A resolution adopted by the Georgia Ports Authority’s board says the neighboring states — and longtime competitors — have a mutal interest that “both the Savannah and Charleston harbor channels be deepened in order to accommodate the new generation of container ships.”
Both are among East Coast port cities racing to dig deeper waterways in anticipation of massive cargo ships using an expanded Panama Canal after 2014.
Savannah wants $588 million to scoop 6 feet of mud and silt from its shipping channel, but officials are awaiting final approval from the federal government by the end of the year.
Charleston is seeking a federal study to determine if it can dredge to 50 feet, a project expected to cost $300 million but likely several years behind Savannah.
“We thought it was important to make it clear our support is not just for a deeper Savannah River,” said Curtis Foltz, executive director of Georgia’s ports. “Some of our customers that use our port also use the port in Charleston. For us, it’s not about one or the other.”
The Georgia resolution comes after South Carolina’s port chief, along with Charleston Mayor Joe Riley, visited Washington last week to pitch dredging Charleston’s harbor as cheaper and less environmentally damaging than deepening other Southern ports.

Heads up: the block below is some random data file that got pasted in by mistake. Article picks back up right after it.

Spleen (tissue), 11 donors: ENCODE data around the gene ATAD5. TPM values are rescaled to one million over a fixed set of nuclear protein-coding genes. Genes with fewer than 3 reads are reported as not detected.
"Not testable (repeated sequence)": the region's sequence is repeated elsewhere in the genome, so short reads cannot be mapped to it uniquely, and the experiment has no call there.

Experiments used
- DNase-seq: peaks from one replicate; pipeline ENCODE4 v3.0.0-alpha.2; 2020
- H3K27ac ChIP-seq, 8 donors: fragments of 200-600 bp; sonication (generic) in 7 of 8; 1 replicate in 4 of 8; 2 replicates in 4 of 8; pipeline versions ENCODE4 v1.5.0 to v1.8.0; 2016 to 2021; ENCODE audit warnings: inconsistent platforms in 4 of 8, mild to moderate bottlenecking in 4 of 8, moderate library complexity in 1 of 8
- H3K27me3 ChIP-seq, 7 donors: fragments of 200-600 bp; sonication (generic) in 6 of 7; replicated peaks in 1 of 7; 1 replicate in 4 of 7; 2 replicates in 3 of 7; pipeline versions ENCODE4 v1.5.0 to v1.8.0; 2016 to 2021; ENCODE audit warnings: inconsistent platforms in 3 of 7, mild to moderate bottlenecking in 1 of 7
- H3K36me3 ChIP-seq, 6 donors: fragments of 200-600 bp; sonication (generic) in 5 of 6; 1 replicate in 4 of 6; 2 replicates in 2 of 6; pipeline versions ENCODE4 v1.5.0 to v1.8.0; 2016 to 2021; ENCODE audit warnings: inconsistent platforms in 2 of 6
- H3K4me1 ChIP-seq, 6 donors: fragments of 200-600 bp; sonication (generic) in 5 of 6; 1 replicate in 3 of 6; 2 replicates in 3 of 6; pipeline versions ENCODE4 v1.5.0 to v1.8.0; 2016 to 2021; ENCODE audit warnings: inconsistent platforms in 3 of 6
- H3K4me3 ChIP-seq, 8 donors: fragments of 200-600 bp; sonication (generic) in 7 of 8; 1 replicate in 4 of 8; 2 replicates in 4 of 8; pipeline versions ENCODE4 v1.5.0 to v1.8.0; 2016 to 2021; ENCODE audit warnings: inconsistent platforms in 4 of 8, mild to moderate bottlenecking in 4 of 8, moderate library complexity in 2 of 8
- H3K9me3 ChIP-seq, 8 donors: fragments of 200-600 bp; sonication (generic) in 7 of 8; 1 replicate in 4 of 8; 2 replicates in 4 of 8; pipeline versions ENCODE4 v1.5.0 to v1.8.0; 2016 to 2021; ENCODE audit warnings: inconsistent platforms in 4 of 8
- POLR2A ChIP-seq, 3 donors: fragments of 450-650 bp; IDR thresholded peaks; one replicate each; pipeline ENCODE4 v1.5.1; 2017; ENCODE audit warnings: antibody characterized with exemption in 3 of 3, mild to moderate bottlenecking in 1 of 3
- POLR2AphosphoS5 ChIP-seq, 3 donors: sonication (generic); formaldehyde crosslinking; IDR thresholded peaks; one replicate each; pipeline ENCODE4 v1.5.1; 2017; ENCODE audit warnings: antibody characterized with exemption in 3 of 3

“We said we are the best value in deepening in the South Atlantic,” Jim Newsome, CEO of the South Carolina State Ports Authority, told reporters in Charleston after returning from the trip Friday night.
South Carolina ports spokesman Byron Miller said Monday his state is too busy trying to win deeper water for Charleston to worry about Savannah’s project. He also said Georgia port officials didn’t invite their South Carolina counterparts to join their resolution pledging cooperation.
Located about 100 miles apart on the Atlantic coast, Savannah and Charleston have long been competitors in overseas trade. Charleston had the nation’s fourth-busiest port until 2007, when Savannah’s port took its place.
When it comes to deepening their harbors, Savannah has one disadvantage — its Savannah River shipping channel is a shared border between Georgia and South Carolina. That means South Carolina gets some say in whether Savannah’s project gets approved.
The Georgia resolution calling for cooperation between the ports wasn’t completely one-sided. The Lowcountry Economic Alliance, an economic development group for Jasper and Beaufort counties in South Carolina, also signed onto the document.
In addition to being directly across the river from Savannah, the two communities have a stake in developing Jasper County land co-owned by both states into a third port. Georgia and South Carolina began studying the proposal years ago, and the resolution adopted Monday promises to keep supporting it.
“Our competitors are overseas, not across the river,” said Kim Statler, a board member of the South Carolina alliance. “This resolution outlines a common understanding that the Savannah River is a critical component of that regional success.”